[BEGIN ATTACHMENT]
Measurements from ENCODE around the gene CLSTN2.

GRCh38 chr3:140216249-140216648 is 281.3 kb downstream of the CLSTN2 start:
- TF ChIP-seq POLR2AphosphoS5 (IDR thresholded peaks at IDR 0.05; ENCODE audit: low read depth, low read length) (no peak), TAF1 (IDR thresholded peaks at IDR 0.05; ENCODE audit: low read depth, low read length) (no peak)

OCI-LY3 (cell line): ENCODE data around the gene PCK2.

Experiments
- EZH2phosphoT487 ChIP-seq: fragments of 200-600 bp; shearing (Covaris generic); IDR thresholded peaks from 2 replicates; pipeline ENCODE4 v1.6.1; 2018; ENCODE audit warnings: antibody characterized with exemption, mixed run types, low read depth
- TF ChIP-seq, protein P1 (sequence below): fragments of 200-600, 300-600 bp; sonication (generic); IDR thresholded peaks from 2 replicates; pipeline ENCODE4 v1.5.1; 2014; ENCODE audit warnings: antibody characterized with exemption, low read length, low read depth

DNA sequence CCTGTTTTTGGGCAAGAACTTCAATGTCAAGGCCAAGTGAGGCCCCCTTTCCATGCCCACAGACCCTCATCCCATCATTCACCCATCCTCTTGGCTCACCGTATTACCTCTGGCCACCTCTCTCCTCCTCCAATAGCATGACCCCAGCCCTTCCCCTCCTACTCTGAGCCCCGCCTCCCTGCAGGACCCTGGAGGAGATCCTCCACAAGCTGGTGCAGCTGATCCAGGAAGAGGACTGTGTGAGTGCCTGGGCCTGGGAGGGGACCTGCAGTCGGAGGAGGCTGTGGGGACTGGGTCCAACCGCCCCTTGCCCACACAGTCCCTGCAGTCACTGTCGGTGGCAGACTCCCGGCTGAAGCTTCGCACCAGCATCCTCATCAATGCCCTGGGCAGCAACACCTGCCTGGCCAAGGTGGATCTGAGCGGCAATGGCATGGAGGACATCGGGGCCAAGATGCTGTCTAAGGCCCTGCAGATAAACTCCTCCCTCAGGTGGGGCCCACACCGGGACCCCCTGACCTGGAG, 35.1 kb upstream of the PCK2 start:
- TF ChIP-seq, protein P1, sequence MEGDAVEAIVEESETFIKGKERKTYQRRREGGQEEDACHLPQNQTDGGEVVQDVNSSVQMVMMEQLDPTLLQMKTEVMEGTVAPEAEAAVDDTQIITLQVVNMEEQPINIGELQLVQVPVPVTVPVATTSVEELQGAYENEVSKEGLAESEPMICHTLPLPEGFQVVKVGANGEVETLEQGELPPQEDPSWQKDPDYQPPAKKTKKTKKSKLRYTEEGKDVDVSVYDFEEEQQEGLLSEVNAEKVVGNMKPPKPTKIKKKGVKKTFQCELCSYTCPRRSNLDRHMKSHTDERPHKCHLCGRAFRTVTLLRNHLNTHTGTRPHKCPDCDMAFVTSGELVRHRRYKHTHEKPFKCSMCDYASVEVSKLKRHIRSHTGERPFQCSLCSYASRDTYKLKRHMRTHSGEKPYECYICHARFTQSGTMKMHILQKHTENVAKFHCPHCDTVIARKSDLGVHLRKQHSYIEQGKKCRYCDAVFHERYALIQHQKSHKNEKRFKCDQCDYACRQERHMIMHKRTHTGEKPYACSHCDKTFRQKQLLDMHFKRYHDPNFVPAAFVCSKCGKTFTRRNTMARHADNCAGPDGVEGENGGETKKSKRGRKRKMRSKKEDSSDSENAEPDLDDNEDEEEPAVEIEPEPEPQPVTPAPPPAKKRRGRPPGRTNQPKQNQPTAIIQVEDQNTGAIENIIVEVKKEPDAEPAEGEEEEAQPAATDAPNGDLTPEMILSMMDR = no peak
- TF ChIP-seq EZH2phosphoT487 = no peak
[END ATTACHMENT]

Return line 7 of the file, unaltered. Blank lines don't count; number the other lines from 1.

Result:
- TF ChIP-seq, protein P1 (sequence below): fragments of 200-600, 300-600 bp; sonication (generic); IDR thresholded peaks from 2 replicates; pipeline ENCODE4 v1.5.1; 2014; ENCODE audit warnings: antibody characterized with exemption, low read length, low read depth